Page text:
The insertion of resistance in the rotor circuit not only limits the starting surge of current, but also produces a high starting torque and provides a means of adjusting the speed. If the full resistance of the speed controller is cut into the rotor circuit when the motor is running, the rotor current decreases, and the motor slows down. As the rotor speed decreases, more voltage is induced in the rotor windings and an increase in rotor current is developed to create the necessary torque at the reduced rotor speed.
If all the resistance is removed from the rotor circuit, the current and the motor speed will increase. However, the rotor speed will always be less than the synchronous speed of the field developed by the stator windings. Recall that this fact is also true of the squirrel cage induction motor. The speed of a wound rotor motor can be controlled manually or automatically with timing relays, contactors, and pushbutton speed selection. Figure 19 shows a cutaway view of a wound rotor induction motor.
Figure 19: Cutaway View of Wound Rotor Induction Motor
The operation of DC motors is based on the same principles as AC motors. A current-carrying conductor placed in a magnetic field perpendicular to the lines of flux will tend to move in a direction perpendicular to the magnetic lines of flux.
Stated simply, DC motors rotate because of the two magnetic fields interacting with each other. The DC motor armature acts like an electromagnet when current flows through its coils. Since the armature (rotor) is located within the magnetic field of the field poles (stator poles), these two fluxes will interact. Like poles will repel each other and unlike poles will attract one another. The armature of a DC motor has windings on it that are connected to commutator segments. Figure 20 shows a DC motor field structure and armature assembly.
Figure 20: DC Motor Field Structure and Armature Assembly
The armature is a cylindrical iron structure mounted directly on the motor shaft. The armature windings are imbedded in slots in the surface of the armature, and the ends of the conductors that make up the windings terminate on copper segments on one end of the armature shaft. Current is applied to these windings through carbon brushes that press against the commutator segments. The commutator segments change the direction of current in the armature windings as they pass across the poles of opposite polarity. This results in continuous torque in one direction, which causes the armature to rotate.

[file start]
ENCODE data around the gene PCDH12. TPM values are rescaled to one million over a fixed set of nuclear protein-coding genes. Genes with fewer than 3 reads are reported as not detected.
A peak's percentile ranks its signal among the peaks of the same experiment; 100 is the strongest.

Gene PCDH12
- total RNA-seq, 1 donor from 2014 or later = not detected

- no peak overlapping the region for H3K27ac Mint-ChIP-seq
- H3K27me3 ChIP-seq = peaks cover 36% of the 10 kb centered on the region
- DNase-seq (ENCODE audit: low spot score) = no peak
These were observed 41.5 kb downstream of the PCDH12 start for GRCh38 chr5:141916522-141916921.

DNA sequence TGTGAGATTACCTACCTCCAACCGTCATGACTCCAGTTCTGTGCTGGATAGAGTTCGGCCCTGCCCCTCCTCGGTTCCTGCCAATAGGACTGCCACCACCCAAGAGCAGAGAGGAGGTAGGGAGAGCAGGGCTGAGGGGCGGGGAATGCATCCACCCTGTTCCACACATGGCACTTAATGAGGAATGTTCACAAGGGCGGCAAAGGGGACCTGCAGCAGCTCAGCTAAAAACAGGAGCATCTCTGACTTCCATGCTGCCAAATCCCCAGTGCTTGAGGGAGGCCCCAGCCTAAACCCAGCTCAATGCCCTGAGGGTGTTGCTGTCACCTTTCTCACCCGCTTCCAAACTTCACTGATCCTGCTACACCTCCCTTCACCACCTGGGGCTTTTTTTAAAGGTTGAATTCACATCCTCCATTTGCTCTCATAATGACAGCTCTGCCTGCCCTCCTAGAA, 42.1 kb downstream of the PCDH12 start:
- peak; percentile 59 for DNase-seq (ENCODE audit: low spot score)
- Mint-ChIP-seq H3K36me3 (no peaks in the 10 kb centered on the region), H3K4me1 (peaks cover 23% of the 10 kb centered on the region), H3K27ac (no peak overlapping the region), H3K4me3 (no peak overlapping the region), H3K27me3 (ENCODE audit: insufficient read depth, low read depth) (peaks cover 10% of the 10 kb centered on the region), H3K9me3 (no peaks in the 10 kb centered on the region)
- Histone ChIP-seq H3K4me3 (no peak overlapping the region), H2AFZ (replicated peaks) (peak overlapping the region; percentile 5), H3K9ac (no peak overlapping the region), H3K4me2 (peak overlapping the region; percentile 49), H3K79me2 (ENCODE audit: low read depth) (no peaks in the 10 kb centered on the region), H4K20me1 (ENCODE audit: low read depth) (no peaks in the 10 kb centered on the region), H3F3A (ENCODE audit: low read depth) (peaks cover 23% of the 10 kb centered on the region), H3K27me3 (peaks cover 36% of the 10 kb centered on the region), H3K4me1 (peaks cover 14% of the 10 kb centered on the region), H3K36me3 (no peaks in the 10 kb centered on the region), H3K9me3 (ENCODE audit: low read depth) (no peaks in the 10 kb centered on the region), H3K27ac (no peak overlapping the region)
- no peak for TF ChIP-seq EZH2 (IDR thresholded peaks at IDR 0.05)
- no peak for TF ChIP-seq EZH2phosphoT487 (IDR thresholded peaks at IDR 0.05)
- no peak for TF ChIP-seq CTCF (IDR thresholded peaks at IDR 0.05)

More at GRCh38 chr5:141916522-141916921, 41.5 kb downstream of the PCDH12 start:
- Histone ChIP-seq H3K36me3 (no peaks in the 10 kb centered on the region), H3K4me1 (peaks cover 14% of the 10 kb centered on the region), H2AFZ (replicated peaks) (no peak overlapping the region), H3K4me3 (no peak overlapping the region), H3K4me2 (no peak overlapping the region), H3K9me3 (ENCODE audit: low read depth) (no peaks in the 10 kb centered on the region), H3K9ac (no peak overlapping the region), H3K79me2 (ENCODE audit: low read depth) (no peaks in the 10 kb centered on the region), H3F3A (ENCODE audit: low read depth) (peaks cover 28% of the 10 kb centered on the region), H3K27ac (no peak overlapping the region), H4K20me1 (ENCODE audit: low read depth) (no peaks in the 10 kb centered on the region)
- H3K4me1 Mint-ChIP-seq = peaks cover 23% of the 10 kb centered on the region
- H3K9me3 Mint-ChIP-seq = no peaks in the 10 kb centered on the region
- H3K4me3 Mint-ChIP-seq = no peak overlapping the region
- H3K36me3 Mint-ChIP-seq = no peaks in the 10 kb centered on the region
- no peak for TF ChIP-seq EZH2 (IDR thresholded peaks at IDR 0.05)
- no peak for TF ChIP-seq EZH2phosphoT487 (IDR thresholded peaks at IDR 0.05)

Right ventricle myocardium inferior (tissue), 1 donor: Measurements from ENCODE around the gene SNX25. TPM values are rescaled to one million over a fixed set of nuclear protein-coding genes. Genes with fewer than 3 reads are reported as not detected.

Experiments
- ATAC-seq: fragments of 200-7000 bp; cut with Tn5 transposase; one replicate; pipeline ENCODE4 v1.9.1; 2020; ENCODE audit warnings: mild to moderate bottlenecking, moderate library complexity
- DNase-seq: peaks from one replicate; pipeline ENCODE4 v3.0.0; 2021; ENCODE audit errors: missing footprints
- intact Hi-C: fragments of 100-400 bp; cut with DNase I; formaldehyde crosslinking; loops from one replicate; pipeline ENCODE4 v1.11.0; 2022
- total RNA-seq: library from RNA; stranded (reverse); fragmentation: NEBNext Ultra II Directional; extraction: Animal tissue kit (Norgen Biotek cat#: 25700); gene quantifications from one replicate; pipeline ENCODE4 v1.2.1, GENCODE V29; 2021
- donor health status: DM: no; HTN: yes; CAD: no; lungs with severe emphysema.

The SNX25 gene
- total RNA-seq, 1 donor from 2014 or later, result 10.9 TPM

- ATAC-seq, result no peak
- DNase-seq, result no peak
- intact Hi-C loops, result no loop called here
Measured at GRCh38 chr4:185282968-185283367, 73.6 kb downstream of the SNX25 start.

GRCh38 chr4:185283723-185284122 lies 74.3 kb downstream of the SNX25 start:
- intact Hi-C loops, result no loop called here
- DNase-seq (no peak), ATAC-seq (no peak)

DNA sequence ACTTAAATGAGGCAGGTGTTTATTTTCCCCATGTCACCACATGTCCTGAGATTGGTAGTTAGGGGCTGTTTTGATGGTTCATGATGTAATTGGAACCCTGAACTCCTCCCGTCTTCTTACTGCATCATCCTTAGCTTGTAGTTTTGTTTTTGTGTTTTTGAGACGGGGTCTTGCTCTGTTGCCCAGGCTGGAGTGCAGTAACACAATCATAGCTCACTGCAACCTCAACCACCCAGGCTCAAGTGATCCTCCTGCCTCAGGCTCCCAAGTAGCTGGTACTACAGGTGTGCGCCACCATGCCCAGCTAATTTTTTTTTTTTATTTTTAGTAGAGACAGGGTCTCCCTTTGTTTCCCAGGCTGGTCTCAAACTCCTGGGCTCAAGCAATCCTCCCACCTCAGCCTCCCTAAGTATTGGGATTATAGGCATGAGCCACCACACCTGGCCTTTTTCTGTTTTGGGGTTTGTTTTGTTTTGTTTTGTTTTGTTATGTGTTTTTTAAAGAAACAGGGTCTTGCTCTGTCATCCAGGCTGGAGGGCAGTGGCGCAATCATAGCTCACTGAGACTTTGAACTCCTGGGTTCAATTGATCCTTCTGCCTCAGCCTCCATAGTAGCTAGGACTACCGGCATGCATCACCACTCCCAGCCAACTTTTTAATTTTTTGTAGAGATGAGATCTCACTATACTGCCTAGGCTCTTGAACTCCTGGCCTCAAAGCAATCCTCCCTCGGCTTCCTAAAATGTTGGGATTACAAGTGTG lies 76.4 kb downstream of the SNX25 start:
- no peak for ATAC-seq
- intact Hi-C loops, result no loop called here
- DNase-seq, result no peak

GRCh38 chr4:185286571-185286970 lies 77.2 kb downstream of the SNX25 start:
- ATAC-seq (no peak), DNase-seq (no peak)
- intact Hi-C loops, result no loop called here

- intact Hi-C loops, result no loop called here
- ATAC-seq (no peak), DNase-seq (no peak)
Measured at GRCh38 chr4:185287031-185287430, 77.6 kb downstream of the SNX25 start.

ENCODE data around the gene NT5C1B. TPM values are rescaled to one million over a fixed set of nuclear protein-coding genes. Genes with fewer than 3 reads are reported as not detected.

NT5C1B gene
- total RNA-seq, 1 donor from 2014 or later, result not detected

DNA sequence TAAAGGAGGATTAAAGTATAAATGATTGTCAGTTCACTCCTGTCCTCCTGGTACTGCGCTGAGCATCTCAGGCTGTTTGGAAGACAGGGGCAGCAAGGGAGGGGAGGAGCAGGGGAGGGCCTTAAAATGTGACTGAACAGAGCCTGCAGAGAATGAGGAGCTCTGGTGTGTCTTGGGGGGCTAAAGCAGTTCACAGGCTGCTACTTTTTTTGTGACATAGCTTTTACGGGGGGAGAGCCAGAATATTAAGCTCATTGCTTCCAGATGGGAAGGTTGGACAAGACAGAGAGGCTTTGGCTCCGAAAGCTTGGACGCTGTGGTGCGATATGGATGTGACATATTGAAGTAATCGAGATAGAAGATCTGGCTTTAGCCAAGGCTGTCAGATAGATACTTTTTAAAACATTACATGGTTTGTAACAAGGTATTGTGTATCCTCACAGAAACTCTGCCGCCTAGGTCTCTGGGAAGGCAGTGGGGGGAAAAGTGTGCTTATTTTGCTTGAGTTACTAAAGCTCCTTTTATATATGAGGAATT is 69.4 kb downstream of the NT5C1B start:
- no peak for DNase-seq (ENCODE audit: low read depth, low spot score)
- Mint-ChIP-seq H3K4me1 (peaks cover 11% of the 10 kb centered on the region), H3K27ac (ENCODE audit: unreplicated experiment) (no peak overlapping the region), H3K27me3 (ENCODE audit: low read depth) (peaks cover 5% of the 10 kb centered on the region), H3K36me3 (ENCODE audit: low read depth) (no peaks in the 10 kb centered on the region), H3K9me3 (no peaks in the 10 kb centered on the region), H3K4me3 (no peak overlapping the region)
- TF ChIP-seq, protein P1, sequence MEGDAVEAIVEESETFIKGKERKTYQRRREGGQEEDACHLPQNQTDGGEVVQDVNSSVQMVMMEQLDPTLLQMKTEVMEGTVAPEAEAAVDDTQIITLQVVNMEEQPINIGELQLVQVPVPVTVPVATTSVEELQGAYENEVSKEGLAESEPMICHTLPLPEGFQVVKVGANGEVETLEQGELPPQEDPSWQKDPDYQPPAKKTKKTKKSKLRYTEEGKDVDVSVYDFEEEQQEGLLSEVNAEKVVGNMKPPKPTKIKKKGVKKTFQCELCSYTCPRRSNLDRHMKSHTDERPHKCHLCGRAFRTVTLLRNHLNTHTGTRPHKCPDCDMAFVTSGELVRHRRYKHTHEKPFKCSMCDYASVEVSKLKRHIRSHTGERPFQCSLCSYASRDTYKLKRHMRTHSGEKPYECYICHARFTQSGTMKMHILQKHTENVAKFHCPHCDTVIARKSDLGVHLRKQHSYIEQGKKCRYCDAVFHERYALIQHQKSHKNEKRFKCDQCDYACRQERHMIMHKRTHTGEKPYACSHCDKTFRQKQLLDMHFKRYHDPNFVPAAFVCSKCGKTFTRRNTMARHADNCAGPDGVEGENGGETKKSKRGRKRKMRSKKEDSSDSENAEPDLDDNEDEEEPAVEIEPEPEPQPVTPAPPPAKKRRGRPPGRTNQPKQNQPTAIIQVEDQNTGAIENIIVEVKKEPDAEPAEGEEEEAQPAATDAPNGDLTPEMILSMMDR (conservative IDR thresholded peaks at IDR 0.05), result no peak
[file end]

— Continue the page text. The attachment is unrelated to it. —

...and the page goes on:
DC motors are rated according to their voltage, current, speed, and horsepower output.
There are three types of standard DC motors: series, shunt, and compound. Figure 21 shows the schematic diagrams of these types. The selection of the proper type of motor is based on the type of load that the motor is intended to operate. Note that a series motor has the field winding in series with the armature, and a shunt motor has the field winding in parallel with the armature. A compound motor has both a series and a shunt connected field winding.
Figure 21: Standard DC Motor Schematic Diagrams
Torque of the motor is the twisting force applied to the shaft of the motor by the magnetic field interaction between the field and the armature. The magnitude of torque depends on the magnetic strengths of those two fields, which is then dependent on the current flowing through them.
When a DC motor is in operation, it acts much like a DC generator. The stator produces a magnetic field (field poles), and a loop of wire in the rotor (armature) turns and cuts this magnetic field. To understand counter EMF, first disregard the fact that external current is being applied to the rotor via the carbon brushes on the commutator segments. As the rotor wires rotate and cut the magnetic field of the field poles, a voltage is induced in them similar to that discussed in induction motors. This induced voltage (EMF) causes a current to flow in them, and a resulting magnetic field is created.